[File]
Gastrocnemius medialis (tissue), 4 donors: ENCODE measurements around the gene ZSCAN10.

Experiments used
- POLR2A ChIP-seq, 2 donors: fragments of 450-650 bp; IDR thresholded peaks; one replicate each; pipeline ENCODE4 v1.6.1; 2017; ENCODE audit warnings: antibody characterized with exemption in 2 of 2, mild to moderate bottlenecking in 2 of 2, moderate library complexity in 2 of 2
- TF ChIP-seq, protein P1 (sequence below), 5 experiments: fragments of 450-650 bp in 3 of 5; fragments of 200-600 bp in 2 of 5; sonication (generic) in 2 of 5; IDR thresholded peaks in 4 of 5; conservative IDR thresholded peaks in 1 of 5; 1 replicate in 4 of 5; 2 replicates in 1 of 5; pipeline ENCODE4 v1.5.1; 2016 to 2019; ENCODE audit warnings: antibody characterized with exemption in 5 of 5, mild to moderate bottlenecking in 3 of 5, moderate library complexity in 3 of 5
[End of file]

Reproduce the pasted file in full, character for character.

Gastrocnemius medialis (tissue), 4 donors: ENCODE measurements around the gene ZSCAN10.

Experiments used
- POLR2A ChIP-seq, 2 donors: fragments of 450-650 bp; IDR thresholded peaks; one replicate each; pipeline ENCODE4 v1.6.1; 2017; ENCODE audit warnings: antibody characterized with exemption in 2 of 2, mild to moderate bottlenecking in 2 of 2, moderate library complexity in 2 of 2
- TF ChIP-seq, protein P1 (sequence below), 5 experiments: fragments of 450-650 bp in 3 of 5; fragments of 200-600 bp in 2 of 5; sonication (generic) in 2 of 5; IDR thresholded peaks in 4 of 5; conservative IDR thresholded peaks in 1 of 5; 1 replicate in 4 of 5; 2 replicates in 1 of 5; pipeline ENCODE4 v1.5.1; 2016 to 2019; ENCODE audit warnings: antibody characterized with exemption in 5 of 5, mild to moderate bottlenecking in 3 of 5, moderate library complexity in 3 of 5